Pope Francis' insistence on greater decision-making roles for women in the church is certainly making itself felt in the Vatican, Austrian journalist Gudrun Sailer, who has been working for the German section of Vatican Radio since 2003, told the Association of Austrian Catholic Publicists on a visit to Vienna.
"There is a fresh wind blowing in the Vatican as far as women's role in the church is concerned," she said. "The Francis effect has clearly made its mark."
A greater role for women in making decisions and holding responsibilities in the church is one of the many "construction sites" Francis has opened up in the Vatican, Sailer said. Even if the pope has not been able to give any concrete answers, he has already "done more than any other pope." Impressing on the church to forge ahead "rather than aim at a final clarification," is "after all" one of Francis' defining features, she said.
According to Sailer's own research, there are about 750 women working in the Vatican, which means that one fifth of Vatican employees are women.
"And they are not doing the cleaning jobs, moreover, as those are done by men. Most of the women are academics," she added.
The percentage of women working in the curia is particularly high. Women work as archivists, art historians, office heads and journalists. The number of women in leading positions is also on the increase. The film archive, the maintenance department of St. Peter's Basilica and the German edition of L'Osservatore Romano are all headed by women now, Sailer said.
The topic of giving women a greater role has "even" reached the Congregation for the Doctrine of the Faith she said, welcoming the fact that Francis has invited "critical voices" to a high ranking CDF symposium on women in the church planned for fall 2016. Sailer and other women employees in the Vatican have been consulted regarding which "critical voices" might possibly be considered to attend the symposium, she said.
The Pontifical Council for Culture, which is responsible for fostering the relationship of the Catholic church with different cultures, is "also a place where one feels heard as woman," Sailer said. The council is preparing to form a new body of 25 members, which will be made up entirely of women and will include non-Catholics. Its job will be to take a critical look at the council's activities.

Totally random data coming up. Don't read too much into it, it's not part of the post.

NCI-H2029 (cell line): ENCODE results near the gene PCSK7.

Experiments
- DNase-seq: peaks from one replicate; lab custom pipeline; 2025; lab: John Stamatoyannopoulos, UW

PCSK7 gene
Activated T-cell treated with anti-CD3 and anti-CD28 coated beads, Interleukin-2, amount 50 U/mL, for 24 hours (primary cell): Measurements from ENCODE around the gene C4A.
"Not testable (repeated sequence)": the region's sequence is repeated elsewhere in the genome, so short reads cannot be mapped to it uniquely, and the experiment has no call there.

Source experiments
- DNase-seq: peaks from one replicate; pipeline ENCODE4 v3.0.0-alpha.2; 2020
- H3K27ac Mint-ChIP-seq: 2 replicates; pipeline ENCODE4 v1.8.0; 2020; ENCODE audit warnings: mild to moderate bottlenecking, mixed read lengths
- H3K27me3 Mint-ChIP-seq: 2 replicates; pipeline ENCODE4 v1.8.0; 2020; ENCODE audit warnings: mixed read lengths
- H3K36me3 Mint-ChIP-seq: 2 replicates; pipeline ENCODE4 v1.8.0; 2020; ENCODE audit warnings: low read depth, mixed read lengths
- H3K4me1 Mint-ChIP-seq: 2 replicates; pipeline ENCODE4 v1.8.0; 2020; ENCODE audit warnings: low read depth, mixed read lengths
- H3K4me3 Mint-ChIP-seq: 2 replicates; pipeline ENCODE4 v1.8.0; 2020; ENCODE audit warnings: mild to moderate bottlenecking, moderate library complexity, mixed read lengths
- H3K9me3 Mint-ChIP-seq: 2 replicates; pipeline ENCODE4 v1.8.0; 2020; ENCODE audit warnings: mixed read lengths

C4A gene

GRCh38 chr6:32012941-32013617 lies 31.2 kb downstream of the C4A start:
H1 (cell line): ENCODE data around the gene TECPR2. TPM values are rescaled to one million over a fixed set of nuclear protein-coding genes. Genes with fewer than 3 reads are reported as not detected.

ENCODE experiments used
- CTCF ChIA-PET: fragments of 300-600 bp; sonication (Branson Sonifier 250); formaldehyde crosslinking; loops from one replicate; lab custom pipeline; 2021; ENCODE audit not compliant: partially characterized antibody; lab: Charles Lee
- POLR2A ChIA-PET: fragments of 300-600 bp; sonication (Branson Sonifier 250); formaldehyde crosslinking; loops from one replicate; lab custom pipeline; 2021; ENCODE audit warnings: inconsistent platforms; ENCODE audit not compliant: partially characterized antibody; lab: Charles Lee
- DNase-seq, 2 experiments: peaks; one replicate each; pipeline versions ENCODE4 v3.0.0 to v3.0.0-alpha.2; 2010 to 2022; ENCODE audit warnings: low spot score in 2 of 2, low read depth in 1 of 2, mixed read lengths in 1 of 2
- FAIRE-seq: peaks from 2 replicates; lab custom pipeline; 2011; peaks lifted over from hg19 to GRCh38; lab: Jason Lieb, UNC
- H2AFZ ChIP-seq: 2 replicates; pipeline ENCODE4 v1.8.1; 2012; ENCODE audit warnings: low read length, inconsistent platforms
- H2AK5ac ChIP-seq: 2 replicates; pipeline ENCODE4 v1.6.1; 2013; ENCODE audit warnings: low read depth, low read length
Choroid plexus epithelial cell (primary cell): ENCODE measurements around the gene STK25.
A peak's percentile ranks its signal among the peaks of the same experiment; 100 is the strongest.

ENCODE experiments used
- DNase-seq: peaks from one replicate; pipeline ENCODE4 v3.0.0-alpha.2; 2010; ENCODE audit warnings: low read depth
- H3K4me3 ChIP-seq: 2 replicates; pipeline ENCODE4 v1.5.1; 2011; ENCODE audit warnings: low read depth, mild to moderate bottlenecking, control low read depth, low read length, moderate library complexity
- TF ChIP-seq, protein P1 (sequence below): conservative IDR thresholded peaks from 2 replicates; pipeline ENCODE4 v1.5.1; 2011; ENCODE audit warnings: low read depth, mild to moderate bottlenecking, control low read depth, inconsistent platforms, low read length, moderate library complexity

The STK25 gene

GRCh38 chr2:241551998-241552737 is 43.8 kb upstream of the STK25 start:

But, of course, this open approach to women has not gained acceptance everywhere in the Vatican. It is "incomprehensible" for instance, that the Secretariat for Communications is made up exclusively of men, despite the fact that this is not mandatory. It is also regrettable that priests are "overrepresented," she said.
Sailer has been researching the role of women employees in the Vatican for several years now, a chapter in Vatican history that has hardly been looked into before, she said. She has published several books on the subject in her native German including Women in the Vatican -- Encounters, Portraits, Images (Frauen im Vatikan -- Begegnungen, Portäts, Bilder) published by the St. Benno publishing house at Leipzig in 2008.
In 2014, Monsignorina -- the German Jewess Hermine Speier in the Vatican (Monsignorina -- Die deutsche Jüdin Hermine Speier im Vatikan) was published by the Aschenddorff publishing house at Münster and immediately roused great interest.
Hermine Speier (1898-1989) was one of the first women ever to be properly employed by the Vatican. She began her career as head of the Photographic Archive of the Vatican Museums after being fired by the German Archaeological Institute in Rome as a result of Hitler's racial laws which forbade German institutions to employ Jews. Although she converted to Catholicism, Speier had to hide in a Catholic convent during the German occupation of Rome in 1943-44.
[Christa Pongratz-Lippitt is the Austrian correspondent for the London-based weekly Catholic magazine The Tablet.]